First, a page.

The wagon wheel chocolate cake is here just in time for Australia Day
IS IT a biscuit? Is it a chocolate bar? The Wagon Wheel is a choccie-bickie that was a special treat for most children in the seventies.
If you had 25 cents you could buy one at the corner milk bar.
Wagon Wheels are still around in the confectionery aisle at most supermarkets, but they seem smaller (or are we just bigger?).
The Wagon Wheel was invented by 22-year-old Garry Weston, who later ran Australia's George Weston Foods.
At the 1948 Olympia Food Fair in London, the Weston's Wagon Wheel was launched as the "biggest chocolate biscuit bar" on the market.
It arrived in Australia several years later and has earnt its place as an iconic Australian treat, being a firm favourite with children - and adults - for almost 65 years.
This Australia Day, impress your family and guests with a Giant Wagon Wheel Cake.
This larger-than-life creation is deceptively simple and wickedly delicious.
Incorporating the much loved Wagon Wheel's ingredients - raspberry jam, chocolate and marshmallow - this cake will tempt the tastebuds of young and old.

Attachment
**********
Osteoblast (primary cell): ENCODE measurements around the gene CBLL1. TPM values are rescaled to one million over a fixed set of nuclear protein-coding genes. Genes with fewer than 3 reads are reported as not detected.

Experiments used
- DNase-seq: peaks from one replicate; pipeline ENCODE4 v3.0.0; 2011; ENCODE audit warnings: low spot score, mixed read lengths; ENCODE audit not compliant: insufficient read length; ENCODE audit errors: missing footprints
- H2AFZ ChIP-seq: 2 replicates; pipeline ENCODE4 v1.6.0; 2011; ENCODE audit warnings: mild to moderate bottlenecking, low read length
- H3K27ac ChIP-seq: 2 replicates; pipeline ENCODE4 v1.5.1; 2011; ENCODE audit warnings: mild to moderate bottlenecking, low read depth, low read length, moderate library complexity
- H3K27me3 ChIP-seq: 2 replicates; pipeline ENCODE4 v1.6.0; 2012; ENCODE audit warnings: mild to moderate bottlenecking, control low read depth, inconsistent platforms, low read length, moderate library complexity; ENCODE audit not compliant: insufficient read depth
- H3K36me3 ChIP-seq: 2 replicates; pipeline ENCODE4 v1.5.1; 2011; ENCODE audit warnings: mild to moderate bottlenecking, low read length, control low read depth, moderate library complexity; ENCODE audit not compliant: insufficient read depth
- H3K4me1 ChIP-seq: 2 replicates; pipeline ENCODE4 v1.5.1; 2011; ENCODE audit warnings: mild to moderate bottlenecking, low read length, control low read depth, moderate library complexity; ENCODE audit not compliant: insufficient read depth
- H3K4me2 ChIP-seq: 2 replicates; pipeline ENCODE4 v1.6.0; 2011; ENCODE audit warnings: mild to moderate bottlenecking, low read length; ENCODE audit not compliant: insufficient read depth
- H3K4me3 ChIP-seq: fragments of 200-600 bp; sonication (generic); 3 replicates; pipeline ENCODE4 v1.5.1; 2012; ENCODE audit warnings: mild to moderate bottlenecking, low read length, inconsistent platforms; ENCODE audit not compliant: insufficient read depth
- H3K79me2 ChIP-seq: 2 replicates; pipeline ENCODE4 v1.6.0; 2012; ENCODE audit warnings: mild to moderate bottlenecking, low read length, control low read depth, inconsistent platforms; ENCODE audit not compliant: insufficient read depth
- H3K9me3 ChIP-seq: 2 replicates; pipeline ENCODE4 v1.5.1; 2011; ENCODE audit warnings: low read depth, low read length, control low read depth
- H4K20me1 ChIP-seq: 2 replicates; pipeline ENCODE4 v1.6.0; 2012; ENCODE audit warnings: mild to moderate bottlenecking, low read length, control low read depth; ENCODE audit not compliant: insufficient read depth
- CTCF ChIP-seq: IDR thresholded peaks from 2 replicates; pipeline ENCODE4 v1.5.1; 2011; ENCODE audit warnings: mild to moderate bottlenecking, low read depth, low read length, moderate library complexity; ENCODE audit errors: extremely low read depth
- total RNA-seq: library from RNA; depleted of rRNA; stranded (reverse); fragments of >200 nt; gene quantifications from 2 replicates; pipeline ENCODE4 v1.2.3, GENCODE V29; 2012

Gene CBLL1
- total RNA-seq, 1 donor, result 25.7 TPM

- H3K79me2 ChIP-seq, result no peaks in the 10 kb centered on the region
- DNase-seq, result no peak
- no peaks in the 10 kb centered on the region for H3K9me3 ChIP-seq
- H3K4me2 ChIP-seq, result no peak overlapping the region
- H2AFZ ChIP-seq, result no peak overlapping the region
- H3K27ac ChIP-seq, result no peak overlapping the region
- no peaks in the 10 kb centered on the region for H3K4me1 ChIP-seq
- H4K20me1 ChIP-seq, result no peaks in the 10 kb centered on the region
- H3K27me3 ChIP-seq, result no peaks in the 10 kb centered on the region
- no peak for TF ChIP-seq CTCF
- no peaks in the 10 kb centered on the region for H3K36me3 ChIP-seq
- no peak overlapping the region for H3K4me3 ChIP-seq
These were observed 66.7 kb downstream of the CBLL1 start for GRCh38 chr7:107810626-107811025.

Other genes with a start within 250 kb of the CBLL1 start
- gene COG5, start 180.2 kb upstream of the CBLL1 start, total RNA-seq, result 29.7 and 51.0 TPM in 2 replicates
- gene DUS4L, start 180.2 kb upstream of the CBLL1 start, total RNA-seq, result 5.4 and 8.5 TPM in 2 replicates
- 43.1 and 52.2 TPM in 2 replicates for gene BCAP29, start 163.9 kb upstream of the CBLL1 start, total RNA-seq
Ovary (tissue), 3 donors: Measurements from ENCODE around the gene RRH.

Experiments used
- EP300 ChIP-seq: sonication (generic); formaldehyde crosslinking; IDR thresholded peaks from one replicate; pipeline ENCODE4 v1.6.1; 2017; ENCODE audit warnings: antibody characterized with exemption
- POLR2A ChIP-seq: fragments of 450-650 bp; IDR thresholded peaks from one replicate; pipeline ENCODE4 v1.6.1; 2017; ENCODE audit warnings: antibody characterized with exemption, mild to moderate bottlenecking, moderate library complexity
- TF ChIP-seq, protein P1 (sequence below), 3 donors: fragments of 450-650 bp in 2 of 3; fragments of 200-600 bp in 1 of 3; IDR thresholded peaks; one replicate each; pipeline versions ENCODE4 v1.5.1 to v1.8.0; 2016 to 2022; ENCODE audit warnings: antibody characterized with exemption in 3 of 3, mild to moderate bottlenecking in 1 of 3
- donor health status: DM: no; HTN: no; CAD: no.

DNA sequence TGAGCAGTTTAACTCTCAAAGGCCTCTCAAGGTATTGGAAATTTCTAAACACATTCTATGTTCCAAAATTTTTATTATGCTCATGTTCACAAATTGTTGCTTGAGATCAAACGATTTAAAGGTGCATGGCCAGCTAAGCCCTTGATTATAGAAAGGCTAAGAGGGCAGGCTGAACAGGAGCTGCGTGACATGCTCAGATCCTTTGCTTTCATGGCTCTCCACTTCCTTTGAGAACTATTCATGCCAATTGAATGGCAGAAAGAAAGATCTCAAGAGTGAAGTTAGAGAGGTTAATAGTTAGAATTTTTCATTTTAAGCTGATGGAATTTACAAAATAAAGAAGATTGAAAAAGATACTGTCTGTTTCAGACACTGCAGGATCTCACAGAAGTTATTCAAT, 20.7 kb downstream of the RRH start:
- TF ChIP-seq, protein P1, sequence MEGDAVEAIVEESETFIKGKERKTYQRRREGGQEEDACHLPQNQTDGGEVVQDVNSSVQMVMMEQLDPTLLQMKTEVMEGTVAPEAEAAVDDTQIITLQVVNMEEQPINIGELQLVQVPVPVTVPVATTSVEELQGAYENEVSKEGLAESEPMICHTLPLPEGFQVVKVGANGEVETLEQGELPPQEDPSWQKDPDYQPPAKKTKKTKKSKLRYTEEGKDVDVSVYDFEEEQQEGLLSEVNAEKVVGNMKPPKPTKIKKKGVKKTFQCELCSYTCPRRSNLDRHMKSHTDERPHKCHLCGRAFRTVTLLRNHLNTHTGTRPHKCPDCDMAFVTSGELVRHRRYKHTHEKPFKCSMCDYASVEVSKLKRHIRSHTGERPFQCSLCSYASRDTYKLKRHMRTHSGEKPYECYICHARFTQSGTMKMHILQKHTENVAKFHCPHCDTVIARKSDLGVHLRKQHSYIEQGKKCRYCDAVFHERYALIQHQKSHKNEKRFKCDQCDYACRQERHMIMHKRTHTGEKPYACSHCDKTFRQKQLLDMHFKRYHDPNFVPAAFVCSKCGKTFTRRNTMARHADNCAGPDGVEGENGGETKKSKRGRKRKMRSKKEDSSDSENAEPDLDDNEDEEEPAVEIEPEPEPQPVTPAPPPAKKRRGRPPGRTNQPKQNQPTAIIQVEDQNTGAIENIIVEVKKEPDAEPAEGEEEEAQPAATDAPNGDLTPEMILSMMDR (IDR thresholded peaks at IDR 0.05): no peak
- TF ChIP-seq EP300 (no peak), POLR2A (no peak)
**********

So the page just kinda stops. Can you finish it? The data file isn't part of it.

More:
The recipe has been created by The Dairy Kitchen manager Amanda Menegazzo, who said the cake consisted of two fluffy sponges sandwiching a layer of raspberries and jam, and a layer of vanilla ice-cream smashed together with marshmallows and crushed Wagon Wheels.
The cake is then smothered in a chocolate butter before being drizzled with saucy ganache.
Find the recipe here
"It looks impressive, but this dessert is incredibly easy as it doesn't actually need baking," Ms Menegazzo said.
To those who claim the Wagon Wheel biscuit has shrunk over the years, this gigantic dessert would be more than enough to satisfy the biggest fan, she said.